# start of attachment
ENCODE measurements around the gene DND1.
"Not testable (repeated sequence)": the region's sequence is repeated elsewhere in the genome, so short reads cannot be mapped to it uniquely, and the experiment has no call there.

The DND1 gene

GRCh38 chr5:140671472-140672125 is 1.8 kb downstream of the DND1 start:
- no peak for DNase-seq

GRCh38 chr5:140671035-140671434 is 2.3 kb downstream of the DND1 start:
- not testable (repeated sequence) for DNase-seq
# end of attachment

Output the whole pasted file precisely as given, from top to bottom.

ENCODE measurements around the gene DND1.
"Not testable (repeated sequence)": the region's sequence is repeated elsewhere in the genome, so short reads cannot be mapped to it uniquely, and the experiment has no call there.

The DND1 gene

GRCh38 chr5:140671472-140672125 is 1.8 kb downstream of the DND1 start:
- no peak for DNase-seq

GRCh38 chr5:140671035-140671434 is 2.3 kb downstream of the DND1 start:
- not testable (repeated sequence) for DNase-seq